Just before we headed to the start line, the temperature went from pleasantly brisk to warm and sunny.  As we took off our throw-away clothes, we speculated that it might be getting warmer than we expected.  I immediately wished I had worn the singlet instead of the short sleeve shirt.  At that point all we could do is hope the temperature didn't rise too much higher!  Since I was in the final wave of runners that started at 11:25, we would be impacted by the warm temperatures more than any other group of runners.

Heading towards the start line and seeing the spectators for the first time gave us a preview of what the next 26 miles would feel like, and it felt amazing.  We were like rock stars, and people even lined the street a good half mile before the start line wishing us well.  And offering us beer, cigarettes, and ribs.  It was a tempting offer, those ribs looked delicious!

As the race started, it soon became clear that this was indeed a special, once in a lifetime experience.  Crowds lined the street for 26 miles, with an unprecedented level of unity and patriotism.  There was almost never a bare spot along the entire course.  Shalane Flanagan later commented that it was like "running through a 26 mile stadium".  I stuck to my goal of keeping it slow and steady in the first miles, resisting the urge to sprint down the plummeting hills into Ashland.  I had people lined all along the course to look for, so as I approached TJ's in Ashland I slid over to the far left, where I saw my sister, her boyfriend, and then my friend Eddie.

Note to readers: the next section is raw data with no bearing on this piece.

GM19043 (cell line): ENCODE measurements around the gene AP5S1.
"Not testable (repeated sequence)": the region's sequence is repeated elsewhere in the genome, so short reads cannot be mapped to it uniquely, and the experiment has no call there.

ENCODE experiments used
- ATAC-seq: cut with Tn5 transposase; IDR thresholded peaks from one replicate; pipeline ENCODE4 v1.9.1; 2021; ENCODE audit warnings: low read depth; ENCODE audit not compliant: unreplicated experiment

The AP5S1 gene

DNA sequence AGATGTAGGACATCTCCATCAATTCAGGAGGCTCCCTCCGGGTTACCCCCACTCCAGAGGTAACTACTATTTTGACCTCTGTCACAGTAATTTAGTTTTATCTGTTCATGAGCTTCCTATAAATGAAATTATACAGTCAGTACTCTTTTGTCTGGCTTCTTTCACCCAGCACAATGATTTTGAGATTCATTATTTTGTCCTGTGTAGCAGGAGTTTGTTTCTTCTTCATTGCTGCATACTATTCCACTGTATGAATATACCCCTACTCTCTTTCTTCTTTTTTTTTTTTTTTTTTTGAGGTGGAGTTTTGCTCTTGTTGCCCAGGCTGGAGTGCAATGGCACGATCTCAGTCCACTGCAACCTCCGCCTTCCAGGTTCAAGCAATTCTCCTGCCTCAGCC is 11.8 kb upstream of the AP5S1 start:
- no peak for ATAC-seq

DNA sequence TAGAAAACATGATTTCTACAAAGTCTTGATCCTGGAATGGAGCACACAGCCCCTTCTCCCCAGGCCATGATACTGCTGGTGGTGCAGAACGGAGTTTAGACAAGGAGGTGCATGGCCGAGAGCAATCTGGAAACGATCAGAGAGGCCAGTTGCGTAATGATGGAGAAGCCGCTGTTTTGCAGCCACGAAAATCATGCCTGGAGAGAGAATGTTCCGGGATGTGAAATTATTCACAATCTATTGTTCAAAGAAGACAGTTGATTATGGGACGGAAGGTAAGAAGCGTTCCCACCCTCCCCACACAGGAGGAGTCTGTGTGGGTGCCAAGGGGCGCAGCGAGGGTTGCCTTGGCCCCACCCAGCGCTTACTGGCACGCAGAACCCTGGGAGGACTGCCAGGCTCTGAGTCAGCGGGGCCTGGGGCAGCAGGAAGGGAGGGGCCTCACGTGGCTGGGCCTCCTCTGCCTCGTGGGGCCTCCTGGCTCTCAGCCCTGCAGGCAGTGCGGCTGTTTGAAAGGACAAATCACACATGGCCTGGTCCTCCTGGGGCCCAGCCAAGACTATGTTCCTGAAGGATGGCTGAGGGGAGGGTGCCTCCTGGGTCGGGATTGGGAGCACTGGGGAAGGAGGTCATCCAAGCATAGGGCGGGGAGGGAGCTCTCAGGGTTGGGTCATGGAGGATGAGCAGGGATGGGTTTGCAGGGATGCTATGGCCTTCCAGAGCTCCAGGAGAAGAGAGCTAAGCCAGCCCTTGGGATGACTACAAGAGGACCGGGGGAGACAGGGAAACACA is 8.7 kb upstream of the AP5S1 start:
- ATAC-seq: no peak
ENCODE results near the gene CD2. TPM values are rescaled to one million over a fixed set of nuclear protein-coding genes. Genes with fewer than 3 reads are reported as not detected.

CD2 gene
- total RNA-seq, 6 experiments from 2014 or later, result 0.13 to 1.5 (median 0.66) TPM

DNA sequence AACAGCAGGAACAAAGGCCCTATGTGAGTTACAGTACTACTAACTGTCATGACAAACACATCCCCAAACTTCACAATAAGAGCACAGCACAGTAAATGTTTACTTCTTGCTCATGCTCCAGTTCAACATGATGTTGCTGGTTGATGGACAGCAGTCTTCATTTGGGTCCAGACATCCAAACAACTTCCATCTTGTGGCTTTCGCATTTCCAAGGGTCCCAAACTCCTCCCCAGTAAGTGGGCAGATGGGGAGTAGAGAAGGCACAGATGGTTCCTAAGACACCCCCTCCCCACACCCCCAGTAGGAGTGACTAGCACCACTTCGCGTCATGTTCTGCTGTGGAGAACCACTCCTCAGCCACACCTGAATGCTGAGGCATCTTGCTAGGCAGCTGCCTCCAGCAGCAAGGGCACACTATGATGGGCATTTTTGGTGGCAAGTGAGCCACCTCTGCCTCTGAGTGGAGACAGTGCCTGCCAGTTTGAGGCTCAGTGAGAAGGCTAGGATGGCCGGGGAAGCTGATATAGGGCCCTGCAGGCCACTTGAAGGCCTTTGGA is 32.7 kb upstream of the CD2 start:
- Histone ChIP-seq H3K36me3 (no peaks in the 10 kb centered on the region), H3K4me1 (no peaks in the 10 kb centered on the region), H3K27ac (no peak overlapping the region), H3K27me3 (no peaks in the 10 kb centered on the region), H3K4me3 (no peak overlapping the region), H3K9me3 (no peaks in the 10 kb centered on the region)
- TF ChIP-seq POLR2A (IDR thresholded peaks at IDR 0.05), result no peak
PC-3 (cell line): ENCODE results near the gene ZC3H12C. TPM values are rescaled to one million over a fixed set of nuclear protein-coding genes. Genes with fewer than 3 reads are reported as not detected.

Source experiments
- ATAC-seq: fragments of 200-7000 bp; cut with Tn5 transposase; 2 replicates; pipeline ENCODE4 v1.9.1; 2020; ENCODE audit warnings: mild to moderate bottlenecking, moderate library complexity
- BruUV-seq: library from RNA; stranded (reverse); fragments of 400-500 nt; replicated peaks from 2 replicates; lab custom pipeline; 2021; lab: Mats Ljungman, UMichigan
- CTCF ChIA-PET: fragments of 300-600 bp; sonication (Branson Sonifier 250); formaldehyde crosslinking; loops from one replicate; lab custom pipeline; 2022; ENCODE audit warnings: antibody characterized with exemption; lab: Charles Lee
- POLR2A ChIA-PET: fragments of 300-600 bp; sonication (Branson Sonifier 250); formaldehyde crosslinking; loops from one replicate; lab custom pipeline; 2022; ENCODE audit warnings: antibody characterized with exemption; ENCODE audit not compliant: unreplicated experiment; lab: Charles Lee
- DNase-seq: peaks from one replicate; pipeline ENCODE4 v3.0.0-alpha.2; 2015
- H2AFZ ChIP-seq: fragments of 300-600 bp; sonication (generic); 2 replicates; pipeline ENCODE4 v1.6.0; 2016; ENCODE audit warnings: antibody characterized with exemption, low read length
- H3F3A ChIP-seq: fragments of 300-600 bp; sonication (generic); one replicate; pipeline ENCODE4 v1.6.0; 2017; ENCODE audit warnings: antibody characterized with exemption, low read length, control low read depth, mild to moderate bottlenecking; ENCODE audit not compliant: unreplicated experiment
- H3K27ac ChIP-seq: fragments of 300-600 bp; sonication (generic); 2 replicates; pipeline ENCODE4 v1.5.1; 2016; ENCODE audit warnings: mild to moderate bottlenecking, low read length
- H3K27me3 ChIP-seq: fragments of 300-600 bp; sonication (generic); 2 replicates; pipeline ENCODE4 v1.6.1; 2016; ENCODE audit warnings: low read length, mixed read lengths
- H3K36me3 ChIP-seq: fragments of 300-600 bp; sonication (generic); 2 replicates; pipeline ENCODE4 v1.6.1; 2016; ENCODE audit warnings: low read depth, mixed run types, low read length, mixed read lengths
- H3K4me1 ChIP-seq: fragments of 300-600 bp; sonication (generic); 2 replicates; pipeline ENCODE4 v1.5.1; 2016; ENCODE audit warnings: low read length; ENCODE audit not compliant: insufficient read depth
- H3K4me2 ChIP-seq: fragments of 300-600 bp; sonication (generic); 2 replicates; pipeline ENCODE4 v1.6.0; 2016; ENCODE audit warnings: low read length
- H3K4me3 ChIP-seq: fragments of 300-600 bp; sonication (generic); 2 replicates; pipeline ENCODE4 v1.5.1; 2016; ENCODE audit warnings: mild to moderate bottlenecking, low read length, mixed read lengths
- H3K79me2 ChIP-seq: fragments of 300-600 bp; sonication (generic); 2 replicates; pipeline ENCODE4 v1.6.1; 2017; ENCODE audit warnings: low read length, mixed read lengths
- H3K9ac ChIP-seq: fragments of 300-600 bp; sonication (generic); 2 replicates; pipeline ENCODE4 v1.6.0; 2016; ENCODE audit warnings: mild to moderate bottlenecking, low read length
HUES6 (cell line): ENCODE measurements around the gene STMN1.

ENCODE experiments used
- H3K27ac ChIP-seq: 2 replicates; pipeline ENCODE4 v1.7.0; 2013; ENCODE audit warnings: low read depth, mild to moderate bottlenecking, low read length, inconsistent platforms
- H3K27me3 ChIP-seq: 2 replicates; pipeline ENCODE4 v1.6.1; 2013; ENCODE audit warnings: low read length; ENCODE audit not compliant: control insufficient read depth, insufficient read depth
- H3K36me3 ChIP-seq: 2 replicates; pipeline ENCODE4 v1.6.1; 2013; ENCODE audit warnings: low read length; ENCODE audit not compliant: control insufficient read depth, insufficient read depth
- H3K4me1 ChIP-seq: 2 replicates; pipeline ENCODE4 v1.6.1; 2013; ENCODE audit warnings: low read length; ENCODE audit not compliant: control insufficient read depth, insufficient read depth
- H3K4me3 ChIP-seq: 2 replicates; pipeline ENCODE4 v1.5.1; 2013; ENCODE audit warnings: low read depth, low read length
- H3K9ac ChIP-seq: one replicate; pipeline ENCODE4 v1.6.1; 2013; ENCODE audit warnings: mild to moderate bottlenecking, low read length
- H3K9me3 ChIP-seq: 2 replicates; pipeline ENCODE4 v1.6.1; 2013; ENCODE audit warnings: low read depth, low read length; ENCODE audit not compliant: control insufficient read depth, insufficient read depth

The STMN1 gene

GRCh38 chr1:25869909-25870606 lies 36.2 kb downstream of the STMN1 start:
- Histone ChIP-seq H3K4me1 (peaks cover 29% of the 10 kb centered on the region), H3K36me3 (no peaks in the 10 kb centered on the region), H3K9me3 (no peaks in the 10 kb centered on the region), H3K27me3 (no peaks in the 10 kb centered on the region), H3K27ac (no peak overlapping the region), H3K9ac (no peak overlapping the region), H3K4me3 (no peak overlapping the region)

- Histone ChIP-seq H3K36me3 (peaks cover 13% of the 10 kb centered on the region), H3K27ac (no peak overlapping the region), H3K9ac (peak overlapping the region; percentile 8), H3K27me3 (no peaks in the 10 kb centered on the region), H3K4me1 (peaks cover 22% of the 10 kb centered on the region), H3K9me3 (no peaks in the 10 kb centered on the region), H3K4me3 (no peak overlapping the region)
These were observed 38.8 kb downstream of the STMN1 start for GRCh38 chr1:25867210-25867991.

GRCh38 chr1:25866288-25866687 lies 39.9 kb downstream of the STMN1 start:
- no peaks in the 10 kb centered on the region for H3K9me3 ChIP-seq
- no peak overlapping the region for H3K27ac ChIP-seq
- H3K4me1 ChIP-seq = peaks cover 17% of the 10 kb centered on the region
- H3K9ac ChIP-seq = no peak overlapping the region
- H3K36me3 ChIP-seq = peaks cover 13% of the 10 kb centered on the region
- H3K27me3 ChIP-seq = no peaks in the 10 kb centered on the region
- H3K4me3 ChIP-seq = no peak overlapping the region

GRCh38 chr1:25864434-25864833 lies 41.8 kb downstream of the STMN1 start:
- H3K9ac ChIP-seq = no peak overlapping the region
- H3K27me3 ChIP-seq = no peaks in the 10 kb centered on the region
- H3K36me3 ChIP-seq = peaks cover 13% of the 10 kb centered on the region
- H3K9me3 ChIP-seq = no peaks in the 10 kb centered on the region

My goal was to finish in last year's project time of 4:45.  That would require a 10:50 pace, and I started off a bit under that to give me a cushion for the later miles.  My plan started off great!  My only question mark remained the heat.  I knew I might have a problem when by mile 2 I was already saturated with sweat.  The sun quickly got to me, and I would've killed for a rain cloud.  Even still, the first 10 miles went perfectly.

At mile 10 I took my first walk break (as planned) and assessed my heat situation.  I was starting to get uncomfortable, but my lungs, heart, and legs all still felt good.  I decided to switch gears and take a mini walk break each mile for the next couple miles and see if that helped.

I realized that if I kept taking mini walk breaks each mile, my average pace was quickly going to pass my necessary 10:50.  Time to reevaluate.  I stopped at the 13 mile clock and said hi to Anthony and Mark.  While I felt okay, I knew the heat was getting to me, and I needed someone to tell about it.  Anthony always seems to know just what to say.  He said, "Take in more water, get ice if you can, and adjust your pace.  Now you can sit here and complain for 10 more seconds, but then you have to go".  I love him.  Off I went.